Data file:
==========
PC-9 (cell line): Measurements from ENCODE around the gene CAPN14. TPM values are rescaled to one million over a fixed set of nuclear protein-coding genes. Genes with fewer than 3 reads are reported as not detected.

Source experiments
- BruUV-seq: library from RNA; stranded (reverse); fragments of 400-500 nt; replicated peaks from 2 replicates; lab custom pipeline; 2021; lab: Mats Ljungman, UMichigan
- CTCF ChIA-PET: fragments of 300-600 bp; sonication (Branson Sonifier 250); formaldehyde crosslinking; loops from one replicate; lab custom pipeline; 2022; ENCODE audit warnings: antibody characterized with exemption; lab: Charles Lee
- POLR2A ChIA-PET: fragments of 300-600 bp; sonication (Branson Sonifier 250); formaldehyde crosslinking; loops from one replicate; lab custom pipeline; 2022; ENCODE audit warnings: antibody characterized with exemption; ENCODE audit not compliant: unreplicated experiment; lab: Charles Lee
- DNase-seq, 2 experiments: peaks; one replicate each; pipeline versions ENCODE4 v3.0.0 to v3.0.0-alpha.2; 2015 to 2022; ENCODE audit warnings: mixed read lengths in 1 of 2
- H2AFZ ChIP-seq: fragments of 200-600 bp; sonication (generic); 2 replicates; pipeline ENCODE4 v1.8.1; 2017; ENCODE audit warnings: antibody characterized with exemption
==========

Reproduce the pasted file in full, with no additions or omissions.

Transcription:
PC-9 (cell line): Measurements from ENCODE around the gene CAPN14. TPM values are rescaled to one million over a fixed set of nuclear protein-coding genes. Genes with fewer than 3 reads are reported as not detected.

Source experiments
- BruUV-seq: library from RNA; stranded (reverse); fragments of 400-500 nt; replicated peaks from 2 replicates; lab custom pipeline; 2021; lab: Mats Ljungman, UMichigan
- CTCF ChIA-PET: fragments of 300-600 bp; sonication (Branson Sonifier 250); formaldehyde crosslinking; loops from one replicate; lab custom pipeline; 2022; ENCODE audit warnings: antibody characterized with exemption; lab: Charles Lee
- POLR2A ChIA-PET: fragments of 300-600 bp; sonication (Branson Sonifier 250); formaldehyde crosslinking; loops from one replicate; lab custom pipeline; 2022; ENCODE audit warnings: antibody characterized with exemption; ENCODE audit not compliant: unreplicated experiment; lab: Charles Lee
- DNase-seq, 2 experiments: peaks; one replicate each; pipeline versions ENCODE4 v3.0.0 to v3.0.0-alpha.2; 2015 to 2022; ENCODE audit warnings: mixed read lengths in 1 of 2
- H2AFZ ChIP-seq: fragments of 200-600 bp; sonication (generic); 2 replicates; pipeline ENCODE4 v1.8.1; 2017; ENCODE audit warnings: antibody characterized with exemption